The abduction supposedly having taken place on November 25 was first reported after 48 hours not by the employee but by the Swiss Ambassador Hanspeter Mock to the Prime Minister and not the Foreign Relations Minister. The Swiss Embassy and, by extension, the Swiss government then obstructed the investigation by local authorities till December 8, a full 14 days after the abduction by harboring the alleged victim inside the Swiss Embassy. She was made available only after a court order. Meanwhile, the Swiss government had the temerity to demand permission to airlift its employee and her family to Switzerland without local immigration formalities due to her so-called serious medical condition. The gravity of her condition had been established by Swiss medical authorities after an examination via Skype!

It now transpires the whole episode had not taken place. GR has said so during his meeting with Ambassador Mock on December 16. Having exonerated the Swiss Embassy, he advised Ambassador Mock to “distance itself from Garnier’s allegations.” He has further stated, “we can not find fault with the initial reaction of the Swiss Embassy since it had a duty to stand by its employee.”

The Ambassador arranged a Skype medical examination with Swiss doctors for the concerned person. However, he failed to arrange for a competent Swiss Police official to speak to her and verify her complaint before rushing off to lodge a complaint with the Prime Minister. He has shown extremely poor judgment for a Head of Mission.

The government has failed to request an explanation from Ambassador Mock of discrepancies between several versions of the abduction given by the alleged victim to the CID and his complaint on November 27.

In a surprise move, GR received the Swiss Ambassador and even informed him that the Swiss were not under suspicion. It would have been appropriate for GR to decline to receive the Ambassador till the matter has been cleared up. He could have been directed to deal with the Foreign Secretary and Foreign Relations Minister. That is what any self-respecting country would do.

The issue had been reported in the New York Times. The government, even at this late stage, must consider a response by way of the Right of Reply and place facts in the international domain. To remain silent would be a repetition of the pathetic media handling during the 30 years civil war when the LTTE clearly won the global publicity war.


Besides these three issues, the Foreign Relations Ministry is also currently grappling with several other issues. A decision is required whether to appeal Brigadier Priyanka Fernando’s conviction in a British court? How is the forthcoming UNHRC review in March to be handled? Will Sri Lanka seek the abrogation of UNHRC Resolution 30/1 as claimed before Presidential elections or request a revision, a more doable proposition?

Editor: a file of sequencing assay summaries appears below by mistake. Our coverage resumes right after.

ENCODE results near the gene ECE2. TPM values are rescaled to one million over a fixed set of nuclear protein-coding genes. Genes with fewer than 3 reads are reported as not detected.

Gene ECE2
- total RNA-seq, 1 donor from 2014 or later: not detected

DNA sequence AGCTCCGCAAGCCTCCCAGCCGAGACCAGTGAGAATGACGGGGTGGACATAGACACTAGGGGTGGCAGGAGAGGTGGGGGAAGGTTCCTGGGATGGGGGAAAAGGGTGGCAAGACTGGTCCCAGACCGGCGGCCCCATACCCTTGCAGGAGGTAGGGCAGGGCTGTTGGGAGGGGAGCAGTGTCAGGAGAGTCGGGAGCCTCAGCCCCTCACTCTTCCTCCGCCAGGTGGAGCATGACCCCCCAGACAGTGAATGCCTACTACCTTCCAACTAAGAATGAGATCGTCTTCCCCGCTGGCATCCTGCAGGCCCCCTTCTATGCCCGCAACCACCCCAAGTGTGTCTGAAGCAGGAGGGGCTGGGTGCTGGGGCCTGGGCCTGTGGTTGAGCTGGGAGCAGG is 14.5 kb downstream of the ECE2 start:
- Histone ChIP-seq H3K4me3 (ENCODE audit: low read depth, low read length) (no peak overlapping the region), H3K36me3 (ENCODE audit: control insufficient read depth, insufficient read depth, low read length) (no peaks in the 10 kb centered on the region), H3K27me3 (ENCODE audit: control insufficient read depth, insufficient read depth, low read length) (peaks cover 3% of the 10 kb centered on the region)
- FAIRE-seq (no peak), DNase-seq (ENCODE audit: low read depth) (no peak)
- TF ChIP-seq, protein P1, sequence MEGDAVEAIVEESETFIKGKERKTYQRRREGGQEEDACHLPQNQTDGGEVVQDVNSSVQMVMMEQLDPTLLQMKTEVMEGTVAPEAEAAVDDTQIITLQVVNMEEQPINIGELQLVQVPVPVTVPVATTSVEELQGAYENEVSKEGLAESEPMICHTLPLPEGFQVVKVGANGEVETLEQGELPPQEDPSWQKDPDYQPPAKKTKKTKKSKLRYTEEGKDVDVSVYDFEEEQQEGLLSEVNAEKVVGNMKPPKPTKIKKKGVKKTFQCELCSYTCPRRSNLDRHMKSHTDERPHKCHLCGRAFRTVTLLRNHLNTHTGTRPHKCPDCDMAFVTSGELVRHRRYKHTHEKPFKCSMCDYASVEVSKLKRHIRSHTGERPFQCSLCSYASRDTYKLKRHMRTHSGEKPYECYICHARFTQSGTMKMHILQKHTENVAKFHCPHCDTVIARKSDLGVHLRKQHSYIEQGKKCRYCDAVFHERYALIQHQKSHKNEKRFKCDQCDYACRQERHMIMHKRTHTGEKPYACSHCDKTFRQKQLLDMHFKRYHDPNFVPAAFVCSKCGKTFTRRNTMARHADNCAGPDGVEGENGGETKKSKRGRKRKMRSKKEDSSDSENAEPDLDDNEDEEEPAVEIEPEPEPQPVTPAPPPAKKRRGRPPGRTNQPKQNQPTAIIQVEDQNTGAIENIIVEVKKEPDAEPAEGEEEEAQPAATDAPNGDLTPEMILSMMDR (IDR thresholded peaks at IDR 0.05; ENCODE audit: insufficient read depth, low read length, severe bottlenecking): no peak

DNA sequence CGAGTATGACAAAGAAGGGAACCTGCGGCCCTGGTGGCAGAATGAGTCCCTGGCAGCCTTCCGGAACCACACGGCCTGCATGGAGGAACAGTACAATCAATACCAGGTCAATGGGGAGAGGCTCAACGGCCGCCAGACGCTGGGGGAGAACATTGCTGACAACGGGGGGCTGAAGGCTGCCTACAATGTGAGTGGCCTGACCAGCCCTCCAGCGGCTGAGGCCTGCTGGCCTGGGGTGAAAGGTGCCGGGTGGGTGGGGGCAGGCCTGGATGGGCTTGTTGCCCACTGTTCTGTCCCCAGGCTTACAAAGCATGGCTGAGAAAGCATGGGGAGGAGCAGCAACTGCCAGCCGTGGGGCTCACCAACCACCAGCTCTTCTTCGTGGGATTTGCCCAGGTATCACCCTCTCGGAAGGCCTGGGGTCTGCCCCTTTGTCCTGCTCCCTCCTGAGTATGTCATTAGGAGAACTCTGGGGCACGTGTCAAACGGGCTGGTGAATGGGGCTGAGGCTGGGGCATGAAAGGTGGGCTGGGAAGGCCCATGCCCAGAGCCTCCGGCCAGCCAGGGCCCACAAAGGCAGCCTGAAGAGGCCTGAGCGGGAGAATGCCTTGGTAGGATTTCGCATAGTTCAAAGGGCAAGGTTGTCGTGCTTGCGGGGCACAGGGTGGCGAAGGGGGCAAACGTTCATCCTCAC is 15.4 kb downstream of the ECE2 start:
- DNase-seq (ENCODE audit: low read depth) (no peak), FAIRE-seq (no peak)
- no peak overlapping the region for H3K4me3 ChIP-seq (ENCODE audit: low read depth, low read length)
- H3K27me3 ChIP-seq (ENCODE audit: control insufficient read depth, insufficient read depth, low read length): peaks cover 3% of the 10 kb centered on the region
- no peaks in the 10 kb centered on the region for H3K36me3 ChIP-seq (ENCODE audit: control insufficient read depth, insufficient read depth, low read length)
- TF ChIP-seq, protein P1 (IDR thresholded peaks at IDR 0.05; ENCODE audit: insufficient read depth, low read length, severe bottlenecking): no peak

Meanwhile, A delegation led by Foreign Secretary Ravinatha Aryasinha was in Egypt last week. The External Affairs Ministry initiative of reviving Bilateral Political Consultations after several decades is most commendable. Sri Lanka must reengage with the Non-Aligned group and African block.

A fundamental requisite at this stage is the clear understanding of the role to be played by the Foreign Relations Ministry in the country’s foreign affairs. It must be the premier ministry responsible for conducting international relations and the epicenter of policy formulation based on directives from the Head of State.

The first contact point for foreign diplomats being the Foreign Relations Ministry, unfettered access to the Head of State and Prime Minister, is best avoided as in most other countries.

It is essential, the Minister for Foreign Relations, to be involved in all dealings with foreign governments and Colombo based foreign diplomats, unlike in the case of the Swiss fiasco.

Advisors and actors in other ministries will only create multiple centers handling foreign relations. It is a weakness bound to be capitalized by Colombo based Ambassadors as observed in recent years.

The golden rule in the conduct of any successful relationship is mutual respect.

That said, others will respect Sri Lanka only if it conducts itself with self-respect.